Sluggish domestic economy was already a problem before Covid-19, writes Marc Coleman, Founder of Octavian Research Advisory and Public Affairs consultancy
As Figure 1 shows, even before Covid-19 struck, personal consumption and domestic demand were sluggish last year running at around half the rate of growth in Government consumption and real GDP.
As Chart 1 shows, a key reason is likely to be the fact that austerity tax increases accumulated over the six budgets during the last recession (2009 to 2014) amassed over €10 billion worth of full year tax increases. However, despite rapid growth and recovery in subsequent years, these austerity tax increases were not reversed. The accumulated net tax reductions in the budgets between 2015 and 2020 were less than €1 billion and the net impact of tax reductions in Budget 2021 is approximately one quarter of a billion.
Chart 1 Legacy issues: Tax rises 2009-2014 & subsequent tax reductions
As Box Figure 2 above shows, the sectors most impacted by COVID-19 in employment terms – accommodation and food services, wholesale and retail and “other activities” – are those most sensitive to disposal income and domestic demand. By contrast the sectors among those most secure and less vulnerable are those driven by public expenditure. In terms of the overall thrust of budgetary policy therefore it is noteworthy that the strong emphasis on preserving employment and keeping businesses open on the “supply side” does not seem to have any corresponding initiative to stimulate demand in a domestic economy that was already underperforming (compared to GDP growth of over 60 per cent between 2015 and 2019 inclusive, the more domestic indicator of GNI* grew by just over 20 per cent).
Chart 2 Public spending increases 2015-2020 and net tax reductions compared
The contrast between increases in public spending since the end of the recession – some €16 billion in total – and net tax increases of €0.7 billion suggests an already strong emphasis on public expenditure rather than reversing crisis related tax increases.
By contrast spending “austerity” (total public spending actually grew between 2008 and 2014 by 6 per cent) was more than reversed during this period.
The relevance of this analysis shown below by very stark figures from the Central Bank of Ireland in Chart 3 below: The very dramatic rise in bank deposits and sharp contraction in bank and ATM withdrawals points to a sharp contraction in consumer confidence suggesting that demand side pressures are as strong an issue for recovery as are business supports and employment.
External outlook looks positive, Brexit aside
While not fully reversing the extent of declines in 2020, the outlook for growth in most economies is relatively robust according to the World Economic Outlook. The Budget is framed against the expectation of a “No Deal” Brexit implying the exposure of Irish exports to the UK to full WTO “Most Favoured Nation” tariffs. The latest forecasts from the IMF imply that, subject to correct design implementation, sectoral initiatives expected in the National Economic Plan can target export growth in offsetting markets which are large enough and which have sufficient growth momentum to offset the export impact of Brexit.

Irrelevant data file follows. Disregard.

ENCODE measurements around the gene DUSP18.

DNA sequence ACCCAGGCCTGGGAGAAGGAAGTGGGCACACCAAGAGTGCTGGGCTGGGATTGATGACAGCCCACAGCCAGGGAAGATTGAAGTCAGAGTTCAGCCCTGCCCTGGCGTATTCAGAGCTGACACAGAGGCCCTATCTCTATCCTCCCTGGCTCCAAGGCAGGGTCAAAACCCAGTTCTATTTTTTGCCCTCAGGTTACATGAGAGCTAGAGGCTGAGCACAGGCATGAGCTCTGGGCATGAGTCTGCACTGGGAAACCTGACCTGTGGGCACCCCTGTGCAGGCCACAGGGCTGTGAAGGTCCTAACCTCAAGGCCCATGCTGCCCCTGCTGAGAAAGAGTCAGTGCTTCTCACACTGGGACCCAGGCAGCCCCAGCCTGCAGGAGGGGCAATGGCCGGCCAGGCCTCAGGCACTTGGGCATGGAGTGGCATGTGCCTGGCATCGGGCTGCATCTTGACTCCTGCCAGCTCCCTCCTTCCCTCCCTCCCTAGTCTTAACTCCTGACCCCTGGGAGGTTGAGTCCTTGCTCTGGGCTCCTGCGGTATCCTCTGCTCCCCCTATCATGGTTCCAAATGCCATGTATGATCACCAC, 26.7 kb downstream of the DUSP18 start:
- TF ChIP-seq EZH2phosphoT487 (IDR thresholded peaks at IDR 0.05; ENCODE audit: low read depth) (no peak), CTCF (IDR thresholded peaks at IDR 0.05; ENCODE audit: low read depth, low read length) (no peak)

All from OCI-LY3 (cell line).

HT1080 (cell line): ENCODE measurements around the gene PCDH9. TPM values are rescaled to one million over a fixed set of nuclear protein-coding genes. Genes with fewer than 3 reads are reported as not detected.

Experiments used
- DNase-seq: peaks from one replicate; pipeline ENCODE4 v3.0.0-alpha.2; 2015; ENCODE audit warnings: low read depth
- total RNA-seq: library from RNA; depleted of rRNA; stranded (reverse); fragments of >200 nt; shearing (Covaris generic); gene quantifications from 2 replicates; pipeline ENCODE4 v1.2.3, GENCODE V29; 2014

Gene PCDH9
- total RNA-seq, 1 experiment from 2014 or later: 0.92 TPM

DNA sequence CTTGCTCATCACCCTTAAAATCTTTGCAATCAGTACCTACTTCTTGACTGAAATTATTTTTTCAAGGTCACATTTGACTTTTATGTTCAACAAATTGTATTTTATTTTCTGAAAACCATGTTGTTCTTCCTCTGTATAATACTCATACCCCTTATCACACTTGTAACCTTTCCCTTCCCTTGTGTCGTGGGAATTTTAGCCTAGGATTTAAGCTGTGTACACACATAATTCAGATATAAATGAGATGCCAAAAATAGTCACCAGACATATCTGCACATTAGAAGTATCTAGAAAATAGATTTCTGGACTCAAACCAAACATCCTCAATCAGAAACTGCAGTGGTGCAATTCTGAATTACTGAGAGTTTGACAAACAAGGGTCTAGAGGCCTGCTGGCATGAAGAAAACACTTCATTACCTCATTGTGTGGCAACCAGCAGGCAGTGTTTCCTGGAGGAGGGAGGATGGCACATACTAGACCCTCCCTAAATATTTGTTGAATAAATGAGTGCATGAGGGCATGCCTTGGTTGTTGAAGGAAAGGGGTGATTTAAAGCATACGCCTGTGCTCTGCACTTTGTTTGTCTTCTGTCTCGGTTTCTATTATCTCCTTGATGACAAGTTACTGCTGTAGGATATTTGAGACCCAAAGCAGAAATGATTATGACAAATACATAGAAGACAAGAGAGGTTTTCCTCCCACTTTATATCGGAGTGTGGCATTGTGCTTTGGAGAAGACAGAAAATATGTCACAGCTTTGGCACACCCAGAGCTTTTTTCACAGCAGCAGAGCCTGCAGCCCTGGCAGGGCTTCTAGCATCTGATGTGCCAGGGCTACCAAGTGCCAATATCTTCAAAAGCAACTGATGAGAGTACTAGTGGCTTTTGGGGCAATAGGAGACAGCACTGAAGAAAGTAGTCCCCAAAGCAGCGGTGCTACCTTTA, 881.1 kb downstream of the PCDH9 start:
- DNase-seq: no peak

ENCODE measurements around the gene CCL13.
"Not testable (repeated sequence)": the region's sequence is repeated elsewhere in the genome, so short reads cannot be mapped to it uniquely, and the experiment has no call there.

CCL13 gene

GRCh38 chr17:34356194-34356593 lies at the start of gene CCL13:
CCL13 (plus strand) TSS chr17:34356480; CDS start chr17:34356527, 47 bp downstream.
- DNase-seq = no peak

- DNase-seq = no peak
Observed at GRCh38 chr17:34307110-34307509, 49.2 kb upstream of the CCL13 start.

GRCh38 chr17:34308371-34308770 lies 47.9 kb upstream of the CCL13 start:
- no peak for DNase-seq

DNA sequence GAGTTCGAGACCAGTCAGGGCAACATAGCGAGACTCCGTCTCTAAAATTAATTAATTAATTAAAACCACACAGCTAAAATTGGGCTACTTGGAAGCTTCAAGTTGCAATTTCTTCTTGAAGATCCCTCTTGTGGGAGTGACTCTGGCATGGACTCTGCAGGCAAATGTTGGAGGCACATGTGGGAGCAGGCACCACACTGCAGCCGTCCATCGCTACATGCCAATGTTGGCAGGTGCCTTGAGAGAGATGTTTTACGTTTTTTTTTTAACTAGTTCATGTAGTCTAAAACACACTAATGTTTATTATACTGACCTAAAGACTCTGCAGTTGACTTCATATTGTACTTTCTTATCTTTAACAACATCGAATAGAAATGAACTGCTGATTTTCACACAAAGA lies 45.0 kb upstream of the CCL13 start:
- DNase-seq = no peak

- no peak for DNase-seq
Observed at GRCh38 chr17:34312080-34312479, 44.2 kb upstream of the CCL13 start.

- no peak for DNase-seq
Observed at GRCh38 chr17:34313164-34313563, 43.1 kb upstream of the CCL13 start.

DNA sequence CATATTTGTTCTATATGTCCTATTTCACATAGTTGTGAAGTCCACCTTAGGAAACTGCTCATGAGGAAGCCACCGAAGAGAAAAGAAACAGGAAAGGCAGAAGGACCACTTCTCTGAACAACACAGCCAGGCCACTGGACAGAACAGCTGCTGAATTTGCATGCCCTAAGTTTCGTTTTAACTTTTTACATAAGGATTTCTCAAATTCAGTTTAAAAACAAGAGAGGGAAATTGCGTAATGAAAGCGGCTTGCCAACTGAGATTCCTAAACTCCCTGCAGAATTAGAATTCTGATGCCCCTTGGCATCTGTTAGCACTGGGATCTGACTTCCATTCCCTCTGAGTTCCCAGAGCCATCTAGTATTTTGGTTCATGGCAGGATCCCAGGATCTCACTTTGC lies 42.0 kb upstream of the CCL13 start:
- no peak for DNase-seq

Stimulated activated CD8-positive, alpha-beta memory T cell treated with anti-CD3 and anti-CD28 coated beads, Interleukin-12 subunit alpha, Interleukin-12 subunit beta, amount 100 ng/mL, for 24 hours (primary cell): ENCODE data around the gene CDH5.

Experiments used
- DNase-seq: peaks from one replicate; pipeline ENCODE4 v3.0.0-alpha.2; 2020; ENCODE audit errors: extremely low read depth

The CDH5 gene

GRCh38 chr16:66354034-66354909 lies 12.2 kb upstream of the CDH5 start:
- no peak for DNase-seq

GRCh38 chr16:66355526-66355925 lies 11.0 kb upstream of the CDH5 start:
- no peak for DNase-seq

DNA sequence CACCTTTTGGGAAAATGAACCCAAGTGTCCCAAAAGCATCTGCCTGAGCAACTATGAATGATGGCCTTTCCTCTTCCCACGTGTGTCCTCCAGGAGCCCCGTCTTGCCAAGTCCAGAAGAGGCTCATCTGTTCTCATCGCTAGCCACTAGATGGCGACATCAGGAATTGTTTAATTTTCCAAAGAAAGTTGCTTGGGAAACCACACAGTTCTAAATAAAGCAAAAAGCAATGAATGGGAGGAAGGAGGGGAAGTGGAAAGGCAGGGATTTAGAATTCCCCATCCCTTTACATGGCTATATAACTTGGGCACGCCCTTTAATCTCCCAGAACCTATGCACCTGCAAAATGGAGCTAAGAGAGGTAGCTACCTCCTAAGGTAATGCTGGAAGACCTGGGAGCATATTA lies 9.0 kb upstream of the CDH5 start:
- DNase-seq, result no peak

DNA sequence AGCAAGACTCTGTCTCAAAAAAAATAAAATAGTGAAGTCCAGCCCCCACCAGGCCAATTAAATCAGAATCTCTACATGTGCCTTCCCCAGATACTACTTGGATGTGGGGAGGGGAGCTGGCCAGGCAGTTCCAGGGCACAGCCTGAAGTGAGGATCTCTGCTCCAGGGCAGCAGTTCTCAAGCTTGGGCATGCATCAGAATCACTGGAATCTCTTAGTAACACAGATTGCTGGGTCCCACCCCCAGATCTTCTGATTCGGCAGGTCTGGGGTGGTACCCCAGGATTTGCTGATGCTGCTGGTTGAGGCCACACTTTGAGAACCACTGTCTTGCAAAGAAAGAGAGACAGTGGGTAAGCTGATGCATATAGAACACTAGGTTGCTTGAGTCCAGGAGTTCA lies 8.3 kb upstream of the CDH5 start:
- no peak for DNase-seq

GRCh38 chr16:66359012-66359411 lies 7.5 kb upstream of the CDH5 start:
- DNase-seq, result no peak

The state’s ability to borrow in the near future helps it to avoid austerity measures that characterised the last recession. Ireland still retains the tax rises from that recession, however, and massive state spending increases in providing business supports will eventually face the need for corresponding confidence measures to boost demand.
The debt impact of the budget brings Government debt as a share of GNI* significantly above 100 per cent. As NTMA CEO Conor O’Kelly has pointed out, the state will face no evident limitations in the foreseeable future. But he has also pointed out that this will not last forever. Changing political conditions – the ability of governments to repay existing debt, for instance – could alter borrowing conditions even for sovereign borrowers in the years ahead and even if markets are not currently doing so, Government would be wise to set its own limit for how high it wants national debt to go. Finally to the extent that it is borrowing, a priority on Green energy and sustainable public investment have the added advantages in that they create assets that future generations – who will pay back the debt – benefit from (thus creating intergenerational justice) but that they also contribute to mitigating climate change for future generations as well. In that regard the sustainability theme of the budget is well timed.